At the Church of the Sword, where belief in a god or gods comes secondary to espousing principles of self-sufficiency and arming oneself, the greeting could be considered their version of “peace be with you.” After all, one of the holy texts of the 5-year-old, nontheistic, New Hampshire-born religion is Sun Tzu’s Art of War.
“We believe in an active struggle against those who would deprive us of life and liberty. We believe in studying and applying the martial path in the judicial and legislative arenas, as well as in self-defense,” says a sampling of the church’s statement of beliefs.
So when the town of Westmoreland said last year, and the Cheshire County Superior Court agreed this year, that the Church of the Sword isn’t a real religion – and therefore doesn’t qualify for a religious tax exemption – they took it as an attack on their freedom and struck back. (more…)
Jury nullification outreach efforts reach new heights in NH
On August 3rd and 4th, New Hampshire activists (organized by Joel Valenzuela of Rights Brigade) reached an incredible six courthouses with jury nullification outreach information supplied by NHJury.com. Activists canvassed much of the state, reaching locations in Dover, Laconia, Brentwood, Concord, Manchester, and Nashua, sharing with jurors the knowledge of their age old right to nullify bad laws.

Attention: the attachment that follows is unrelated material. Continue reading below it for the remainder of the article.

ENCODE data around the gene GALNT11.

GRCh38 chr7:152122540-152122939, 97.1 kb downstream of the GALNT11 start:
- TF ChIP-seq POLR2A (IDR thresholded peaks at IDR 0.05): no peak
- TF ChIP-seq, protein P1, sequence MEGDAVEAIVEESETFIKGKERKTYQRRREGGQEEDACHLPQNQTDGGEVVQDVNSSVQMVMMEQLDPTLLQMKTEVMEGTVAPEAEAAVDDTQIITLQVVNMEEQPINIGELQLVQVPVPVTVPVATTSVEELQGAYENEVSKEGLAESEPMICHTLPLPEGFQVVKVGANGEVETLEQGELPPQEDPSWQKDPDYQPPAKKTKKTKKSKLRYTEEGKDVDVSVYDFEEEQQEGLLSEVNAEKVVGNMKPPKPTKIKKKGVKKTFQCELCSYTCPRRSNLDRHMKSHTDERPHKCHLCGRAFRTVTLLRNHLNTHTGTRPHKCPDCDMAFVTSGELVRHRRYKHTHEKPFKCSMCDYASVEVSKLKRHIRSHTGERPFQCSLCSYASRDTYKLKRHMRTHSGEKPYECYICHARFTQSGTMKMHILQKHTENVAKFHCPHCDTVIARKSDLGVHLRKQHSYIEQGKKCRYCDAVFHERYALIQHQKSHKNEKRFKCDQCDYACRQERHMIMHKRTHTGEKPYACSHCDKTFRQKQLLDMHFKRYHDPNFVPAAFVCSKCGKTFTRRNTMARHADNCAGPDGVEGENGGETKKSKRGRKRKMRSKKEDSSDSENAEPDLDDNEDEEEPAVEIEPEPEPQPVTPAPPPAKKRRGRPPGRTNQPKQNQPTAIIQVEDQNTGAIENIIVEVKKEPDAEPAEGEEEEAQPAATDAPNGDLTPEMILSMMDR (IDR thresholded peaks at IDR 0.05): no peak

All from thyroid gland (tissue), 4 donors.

James Davis, a Free State Project early mover to Dover, was recently published in the Concord Monitor. His article is a lengthy response to an anti-liberty piece that recently appeared there.
In his epic response, James lays out the ideas of liberty and voluntarism and addresses common objections about health care, vice, property rights, and more. It’s an excellent piece and would be a good one to share with people who still believe in “the state”. Here it is:
A recent column posited that Libertarian Party ideals, while they look good on paper, erode freedom (Monitor Forum, May 28). As someone who supported Barack Obama in his first run for the presidency, and even attended his inauguration, I can understand these concerns. But as someone who has since come to self-identify as a libertarian, I think the author (and the Monitor’s readers) could use some clarification as to what the principles of liberty actually are.
The article started with and seemed to revolve around one question: “What exactly do libertarians mean by harm?” This is certainly the heart of the discussion. (more…)
A lack of sunshine did not deter the roughly forty individuals who were present for the annual 4/20 celebration at the New Hampshire state house. Multiple outlets captured video and photography of the scene, including a feature published this morning in the Concord Monitor. Attached below is the Monitor article by Nick Reid. For full raw coverage from Fr33manTVraw, check out this playlist.
A group of activists exercised civil disobedience yesterday by smoking marijuana on the steps of the State House and decrying the war on drugs through a megaphone.
At 4:20 p.m. on April 20, the unofficial pot holiday, about 30 participants huddled away from cold rain under the awning at the front of the State House while the event organizer, Rich Paul, kicked things off.
“We smoke these in remembrance of lost liberties,” he called out, “and in hope for a day when the people do not fear the government, because the government fears the people.”